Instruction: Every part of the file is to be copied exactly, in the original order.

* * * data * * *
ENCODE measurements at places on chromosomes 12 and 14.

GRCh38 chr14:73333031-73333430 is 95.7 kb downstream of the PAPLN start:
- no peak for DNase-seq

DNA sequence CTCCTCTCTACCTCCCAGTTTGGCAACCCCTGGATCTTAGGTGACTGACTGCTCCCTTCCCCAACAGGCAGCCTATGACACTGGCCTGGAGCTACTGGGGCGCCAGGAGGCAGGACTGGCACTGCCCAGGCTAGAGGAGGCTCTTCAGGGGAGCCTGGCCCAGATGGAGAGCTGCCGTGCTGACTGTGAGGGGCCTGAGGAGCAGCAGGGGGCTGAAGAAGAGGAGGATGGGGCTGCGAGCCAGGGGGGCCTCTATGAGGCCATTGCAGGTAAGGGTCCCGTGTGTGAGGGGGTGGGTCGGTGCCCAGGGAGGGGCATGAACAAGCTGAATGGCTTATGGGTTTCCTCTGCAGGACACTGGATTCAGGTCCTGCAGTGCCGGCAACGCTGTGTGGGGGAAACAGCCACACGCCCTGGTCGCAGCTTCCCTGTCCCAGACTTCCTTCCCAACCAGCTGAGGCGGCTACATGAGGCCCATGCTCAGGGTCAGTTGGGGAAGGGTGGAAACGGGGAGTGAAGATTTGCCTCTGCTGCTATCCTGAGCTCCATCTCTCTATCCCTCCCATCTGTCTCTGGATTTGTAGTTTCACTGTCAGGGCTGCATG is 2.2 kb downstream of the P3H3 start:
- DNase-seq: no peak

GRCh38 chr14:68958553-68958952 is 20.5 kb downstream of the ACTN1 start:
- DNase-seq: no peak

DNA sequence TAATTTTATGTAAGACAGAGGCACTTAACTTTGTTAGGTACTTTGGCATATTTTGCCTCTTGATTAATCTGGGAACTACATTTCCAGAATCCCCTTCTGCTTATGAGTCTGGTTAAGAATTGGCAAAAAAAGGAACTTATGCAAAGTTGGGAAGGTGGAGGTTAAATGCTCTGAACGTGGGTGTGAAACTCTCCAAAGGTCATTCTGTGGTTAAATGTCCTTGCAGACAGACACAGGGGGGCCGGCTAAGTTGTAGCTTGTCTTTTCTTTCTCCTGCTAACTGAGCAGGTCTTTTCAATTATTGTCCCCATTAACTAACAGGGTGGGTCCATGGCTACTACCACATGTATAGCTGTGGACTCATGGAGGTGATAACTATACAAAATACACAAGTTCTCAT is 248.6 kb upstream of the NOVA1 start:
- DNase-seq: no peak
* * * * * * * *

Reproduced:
ENCODE measurements at places on chromosomes 12 and 14.

GRCh38 chr14:73333031-73333430 is 95.7 kb downstream of the PAPLN start:
- no peak for DNase-seq

DNA sequence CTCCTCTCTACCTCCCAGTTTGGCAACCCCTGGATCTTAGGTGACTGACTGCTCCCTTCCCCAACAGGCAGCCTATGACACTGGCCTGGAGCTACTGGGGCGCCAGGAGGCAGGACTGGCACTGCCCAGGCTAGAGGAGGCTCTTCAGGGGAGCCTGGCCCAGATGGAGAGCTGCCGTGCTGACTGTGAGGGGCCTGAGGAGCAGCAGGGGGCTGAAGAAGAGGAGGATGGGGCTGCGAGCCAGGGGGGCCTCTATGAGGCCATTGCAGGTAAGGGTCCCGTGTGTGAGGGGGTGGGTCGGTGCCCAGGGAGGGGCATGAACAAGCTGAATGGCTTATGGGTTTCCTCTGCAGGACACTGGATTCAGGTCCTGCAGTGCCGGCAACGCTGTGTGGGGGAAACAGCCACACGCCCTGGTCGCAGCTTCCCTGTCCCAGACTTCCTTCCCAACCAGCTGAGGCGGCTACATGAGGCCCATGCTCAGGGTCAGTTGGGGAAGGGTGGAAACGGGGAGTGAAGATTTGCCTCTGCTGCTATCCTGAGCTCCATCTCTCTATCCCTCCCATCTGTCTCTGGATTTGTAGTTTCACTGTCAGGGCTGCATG is 2.2 kb downstream of the P3H3 start:
- DNase-seq: no peak

GRCh38 chr14:68958553-68958952 is 20.5 kb downstream of the ACTN1 start:
- DNase-seq: no peak

DNA sequence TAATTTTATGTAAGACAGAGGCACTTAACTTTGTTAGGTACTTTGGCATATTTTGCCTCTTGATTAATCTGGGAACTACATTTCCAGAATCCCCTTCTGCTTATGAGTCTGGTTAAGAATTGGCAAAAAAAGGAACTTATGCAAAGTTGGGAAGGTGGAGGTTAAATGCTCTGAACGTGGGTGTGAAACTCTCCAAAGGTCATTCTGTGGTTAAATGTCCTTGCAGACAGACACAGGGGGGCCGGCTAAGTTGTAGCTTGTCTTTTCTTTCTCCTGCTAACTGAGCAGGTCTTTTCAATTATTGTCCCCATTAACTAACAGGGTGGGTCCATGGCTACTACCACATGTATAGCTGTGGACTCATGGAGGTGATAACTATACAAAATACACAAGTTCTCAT is 248.6 kb upstream of the NOVA1 start:
- DNase-seq: no peak